A professional consulting forester may be needed as well as a lawyer to determine the extent of damages if any.
~Ron

Offline mike_belben

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Re: Timber theft
« Reply #9 on: December 27, 2017, 03:56:04 AM »
When i was young and green i thought that the outcome of the court was whatever the reading of the law dictated, that burden of proof was on the shoulder of the accuser and innocent until proven guilty was the standard.  Experience has burst that bubble.

"New York was No. 1 from 1976 to 2010 with 2,522 convictions." [Of public officials.]


NY is the undisputed epicenter of organized crime and corruption. Im trying to leave my personal hatred of that govt out of it, but my own experience with NY state police and court system was consistent with the above quote.  What im saying is you NEVER know how the outcome will be (other than expensive) when dealing with court up there.  Ive also seen it in a massachusetts courtroom where justice was skewed by personal relationships within the system.. Many times over my life actually.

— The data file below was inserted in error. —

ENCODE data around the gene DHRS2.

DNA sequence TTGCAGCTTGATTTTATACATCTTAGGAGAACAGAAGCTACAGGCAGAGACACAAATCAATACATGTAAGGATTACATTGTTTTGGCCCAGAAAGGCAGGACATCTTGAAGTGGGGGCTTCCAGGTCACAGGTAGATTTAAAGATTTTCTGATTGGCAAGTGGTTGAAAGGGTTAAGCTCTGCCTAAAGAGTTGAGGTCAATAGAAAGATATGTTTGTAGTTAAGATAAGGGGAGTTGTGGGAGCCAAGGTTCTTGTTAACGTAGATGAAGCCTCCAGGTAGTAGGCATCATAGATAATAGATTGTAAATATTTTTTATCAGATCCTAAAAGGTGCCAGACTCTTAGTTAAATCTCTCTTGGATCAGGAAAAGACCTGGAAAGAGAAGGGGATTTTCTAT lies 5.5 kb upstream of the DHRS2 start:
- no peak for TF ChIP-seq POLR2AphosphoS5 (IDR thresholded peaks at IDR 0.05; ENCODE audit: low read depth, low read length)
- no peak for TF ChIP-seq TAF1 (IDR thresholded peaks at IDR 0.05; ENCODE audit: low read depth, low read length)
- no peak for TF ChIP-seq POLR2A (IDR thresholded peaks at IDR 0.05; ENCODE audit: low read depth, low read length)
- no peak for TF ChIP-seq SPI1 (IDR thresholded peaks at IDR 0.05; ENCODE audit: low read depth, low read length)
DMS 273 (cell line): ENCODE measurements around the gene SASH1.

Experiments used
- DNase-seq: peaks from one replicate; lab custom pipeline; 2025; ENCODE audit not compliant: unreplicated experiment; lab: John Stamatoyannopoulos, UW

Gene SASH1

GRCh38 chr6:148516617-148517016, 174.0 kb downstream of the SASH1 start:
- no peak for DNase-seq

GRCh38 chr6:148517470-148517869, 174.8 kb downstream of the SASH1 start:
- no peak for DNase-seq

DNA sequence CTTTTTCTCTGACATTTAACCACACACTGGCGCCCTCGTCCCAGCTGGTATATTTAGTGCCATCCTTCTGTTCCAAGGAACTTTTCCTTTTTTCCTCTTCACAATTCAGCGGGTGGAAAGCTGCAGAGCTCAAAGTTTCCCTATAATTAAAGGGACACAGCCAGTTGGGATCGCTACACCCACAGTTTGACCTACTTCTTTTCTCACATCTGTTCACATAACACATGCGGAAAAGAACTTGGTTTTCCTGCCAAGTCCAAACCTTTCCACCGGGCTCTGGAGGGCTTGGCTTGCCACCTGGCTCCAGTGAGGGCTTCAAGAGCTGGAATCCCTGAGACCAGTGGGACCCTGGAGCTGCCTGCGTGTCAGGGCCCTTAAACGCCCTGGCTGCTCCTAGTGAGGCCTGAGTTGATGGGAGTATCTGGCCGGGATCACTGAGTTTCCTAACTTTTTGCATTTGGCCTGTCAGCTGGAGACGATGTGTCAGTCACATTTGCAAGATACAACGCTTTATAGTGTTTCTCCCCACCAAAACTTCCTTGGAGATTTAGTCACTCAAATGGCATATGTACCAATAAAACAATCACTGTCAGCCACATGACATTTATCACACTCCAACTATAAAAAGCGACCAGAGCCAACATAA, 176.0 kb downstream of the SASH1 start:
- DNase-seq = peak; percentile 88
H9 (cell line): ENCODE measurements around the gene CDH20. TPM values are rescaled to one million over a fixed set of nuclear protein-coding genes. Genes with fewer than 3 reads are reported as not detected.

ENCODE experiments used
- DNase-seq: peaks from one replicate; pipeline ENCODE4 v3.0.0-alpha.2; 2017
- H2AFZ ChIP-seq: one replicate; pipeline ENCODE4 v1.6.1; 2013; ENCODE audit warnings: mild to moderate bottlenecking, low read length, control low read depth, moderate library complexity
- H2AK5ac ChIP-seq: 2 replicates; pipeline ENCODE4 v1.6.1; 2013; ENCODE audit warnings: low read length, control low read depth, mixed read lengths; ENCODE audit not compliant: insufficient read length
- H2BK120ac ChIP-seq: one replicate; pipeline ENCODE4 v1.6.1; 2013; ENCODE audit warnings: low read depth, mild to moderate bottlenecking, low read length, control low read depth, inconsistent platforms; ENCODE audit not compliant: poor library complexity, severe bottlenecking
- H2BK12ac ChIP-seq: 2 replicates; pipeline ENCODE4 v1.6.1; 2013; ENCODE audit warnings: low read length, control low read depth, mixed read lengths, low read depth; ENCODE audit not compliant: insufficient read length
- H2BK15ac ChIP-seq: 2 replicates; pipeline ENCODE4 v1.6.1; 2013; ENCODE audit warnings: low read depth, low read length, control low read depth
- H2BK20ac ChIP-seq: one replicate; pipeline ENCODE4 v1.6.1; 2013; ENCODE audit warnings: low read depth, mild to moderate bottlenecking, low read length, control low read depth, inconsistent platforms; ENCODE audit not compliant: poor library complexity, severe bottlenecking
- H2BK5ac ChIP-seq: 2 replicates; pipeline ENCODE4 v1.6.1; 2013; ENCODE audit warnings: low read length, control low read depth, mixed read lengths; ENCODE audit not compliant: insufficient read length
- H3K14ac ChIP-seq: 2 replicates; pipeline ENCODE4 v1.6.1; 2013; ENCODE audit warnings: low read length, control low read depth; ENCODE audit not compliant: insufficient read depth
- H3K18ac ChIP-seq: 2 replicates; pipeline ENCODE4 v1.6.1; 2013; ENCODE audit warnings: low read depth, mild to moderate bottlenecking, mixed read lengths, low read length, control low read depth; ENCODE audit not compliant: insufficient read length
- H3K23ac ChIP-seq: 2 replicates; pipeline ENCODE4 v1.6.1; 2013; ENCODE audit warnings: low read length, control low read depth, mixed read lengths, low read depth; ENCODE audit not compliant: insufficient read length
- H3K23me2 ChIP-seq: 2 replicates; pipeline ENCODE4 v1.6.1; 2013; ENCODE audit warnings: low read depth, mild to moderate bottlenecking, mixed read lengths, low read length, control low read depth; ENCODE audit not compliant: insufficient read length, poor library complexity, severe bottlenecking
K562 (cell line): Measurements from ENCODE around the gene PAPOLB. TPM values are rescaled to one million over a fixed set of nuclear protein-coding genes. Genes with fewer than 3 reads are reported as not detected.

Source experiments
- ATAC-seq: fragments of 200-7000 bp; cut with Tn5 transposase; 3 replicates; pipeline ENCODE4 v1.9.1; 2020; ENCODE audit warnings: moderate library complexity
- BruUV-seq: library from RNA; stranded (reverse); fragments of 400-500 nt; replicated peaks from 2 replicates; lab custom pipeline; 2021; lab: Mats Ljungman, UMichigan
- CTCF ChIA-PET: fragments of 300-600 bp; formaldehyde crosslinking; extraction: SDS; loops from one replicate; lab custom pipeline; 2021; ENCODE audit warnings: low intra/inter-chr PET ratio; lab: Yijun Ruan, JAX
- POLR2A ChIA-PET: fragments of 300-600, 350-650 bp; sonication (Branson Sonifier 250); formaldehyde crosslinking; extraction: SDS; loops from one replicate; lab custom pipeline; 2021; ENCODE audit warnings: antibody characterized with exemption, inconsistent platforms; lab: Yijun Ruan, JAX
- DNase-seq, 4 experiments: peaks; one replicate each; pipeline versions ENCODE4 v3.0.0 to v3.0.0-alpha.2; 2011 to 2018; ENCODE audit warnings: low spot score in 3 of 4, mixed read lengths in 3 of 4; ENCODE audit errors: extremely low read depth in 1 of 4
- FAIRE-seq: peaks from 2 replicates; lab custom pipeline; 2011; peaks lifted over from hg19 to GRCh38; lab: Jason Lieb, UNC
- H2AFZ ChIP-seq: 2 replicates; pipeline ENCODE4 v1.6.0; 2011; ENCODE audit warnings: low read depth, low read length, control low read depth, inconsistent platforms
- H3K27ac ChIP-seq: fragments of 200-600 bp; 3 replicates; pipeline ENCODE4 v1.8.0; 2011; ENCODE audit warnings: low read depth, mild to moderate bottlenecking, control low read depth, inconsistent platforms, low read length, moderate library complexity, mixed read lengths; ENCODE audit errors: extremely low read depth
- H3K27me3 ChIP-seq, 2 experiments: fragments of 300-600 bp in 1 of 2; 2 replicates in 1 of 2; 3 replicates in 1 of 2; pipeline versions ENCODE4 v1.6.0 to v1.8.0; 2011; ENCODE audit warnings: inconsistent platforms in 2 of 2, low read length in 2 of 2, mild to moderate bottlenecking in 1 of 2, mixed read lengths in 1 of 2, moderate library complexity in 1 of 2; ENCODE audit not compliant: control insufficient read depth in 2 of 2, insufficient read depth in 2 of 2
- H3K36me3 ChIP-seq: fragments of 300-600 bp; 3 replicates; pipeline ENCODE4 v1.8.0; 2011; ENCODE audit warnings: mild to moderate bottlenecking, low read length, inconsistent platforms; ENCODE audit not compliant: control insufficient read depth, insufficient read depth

In hindsight, i would select my attorney based on their stature/relationship with the judge, which can be difficult info to acquire.  What i have seen with my own eyes a handful of times on the losing end is one attorney in the judges favor and one who is not.  The judgement being skewed toward the tennis pal's client.

  If its in a district your current attorney does not practice in, and things get deeper, i would change lawyers with his blessing.  Every court has a public assistance staffmember. They know the litigators and judges, as well as the personal relationships between them there on a daily basis.  I would seriously go to the court in person, put on my friendly face and go chat up whoever looked chattable.  It might be security, it might be clerks, etc.. But id be compiling a list of attorney suggestions and take the one i got most. 

"Ma'am, question for you.  Ive just gotten notice that ill be in this court room in a few months and im wondering, who would you personally hire for an attorney.  I dont trust lawyers, but ill bet you know a few honest ones seeing as you work here."